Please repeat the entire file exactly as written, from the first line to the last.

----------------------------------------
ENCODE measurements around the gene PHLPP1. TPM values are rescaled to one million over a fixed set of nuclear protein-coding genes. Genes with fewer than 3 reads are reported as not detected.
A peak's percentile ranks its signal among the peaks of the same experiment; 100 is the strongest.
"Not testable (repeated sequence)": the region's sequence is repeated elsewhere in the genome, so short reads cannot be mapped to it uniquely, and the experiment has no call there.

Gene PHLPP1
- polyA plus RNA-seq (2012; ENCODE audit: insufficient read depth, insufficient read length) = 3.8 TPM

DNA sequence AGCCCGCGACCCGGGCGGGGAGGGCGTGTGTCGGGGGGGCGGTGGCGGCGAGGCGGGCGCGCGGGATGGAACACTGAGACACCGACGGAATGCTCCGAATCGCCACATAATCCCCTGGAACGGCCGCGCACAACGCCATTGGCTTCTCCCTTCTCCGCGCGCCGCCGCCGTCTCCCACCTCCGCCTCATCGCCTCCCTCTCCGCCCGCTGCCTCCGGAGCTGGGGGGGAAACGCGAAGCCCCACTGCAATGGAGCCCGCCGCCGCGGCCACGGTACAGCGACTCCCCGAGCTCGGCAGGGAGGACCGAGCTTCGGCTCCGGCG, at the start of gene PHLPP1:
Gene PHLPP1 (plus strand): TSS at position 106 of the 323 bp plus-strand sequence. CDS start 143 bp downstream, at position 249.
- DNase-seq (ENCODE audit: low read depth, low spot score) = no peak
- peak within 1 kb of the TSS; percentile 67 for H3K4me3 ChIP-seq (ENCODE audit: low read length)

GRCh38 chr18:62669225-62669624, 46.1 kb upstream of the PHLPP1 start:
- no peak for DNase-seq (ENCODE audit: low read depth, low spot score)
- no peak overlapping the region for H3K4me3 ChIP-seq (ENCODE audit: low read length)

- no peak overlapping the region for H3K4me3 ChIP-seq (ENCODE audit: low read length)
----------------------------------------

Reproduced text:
ENCODE measurements around the gene PHLPP1. TPM values are rescaled to one million over a fixed set of nuclear protein-coding genes. Genes with fewer than 3 reads are reported as not detected.
A peak's percentile ranks its signal among the peaks of the same experiment; 100 is the strongest.
"Not testable (repeated sequence)": the region's sequence is repeated elsewhere in the genome, so short reads cannot be mapped to it uniquely, and the experiment has no call there.

Gene PHLPP1
- polyA plus RNA-seq (2012; ENCODE audit: insufficient read depth, insufficient read length) = 3.8 TPM

DNA sequence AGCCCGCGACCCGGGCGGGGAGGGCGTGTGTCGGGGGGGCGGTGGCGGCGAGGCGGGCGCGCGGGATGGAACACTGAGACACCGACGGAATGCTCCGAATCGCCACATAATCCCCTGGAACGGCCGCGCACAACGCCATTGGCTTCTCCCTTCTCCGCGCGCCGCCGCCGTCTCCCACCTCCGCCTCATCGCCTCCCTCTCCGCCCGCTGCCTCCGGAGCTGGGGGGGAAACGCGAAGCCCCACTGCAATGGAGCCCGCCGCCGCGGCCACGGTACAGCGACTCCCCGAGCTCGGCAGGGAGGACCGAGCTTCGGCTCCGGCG, at the start of gene PHLPP1:
Gene PHLPP1 (plus strand): TSS at position 106 of the 323 bp plus-strand sequence. CDS start 143 bp downstream, at position 249.
- DNase-seq (ENCODE audit: low read depth, low spot score) = no peak
- peak within 1 kb of the TSS; percentile 67 for H3K4me3 ChIP-seq (ENCODE audit: low read length)

GRCh38 chr18:62669225-62669624, 46.1 kb upstream of the PHLPP1 start:
- no peak for DNase-seq (ENCODE audit: low read depth, low spot score)
- no peak overlapping the region for H3K4me3 ChIP-seq (ENCODE audit: low read length)

- no peak overlapping the region for H3K4me3 ChIP-seq (ENCODE audit: low read length)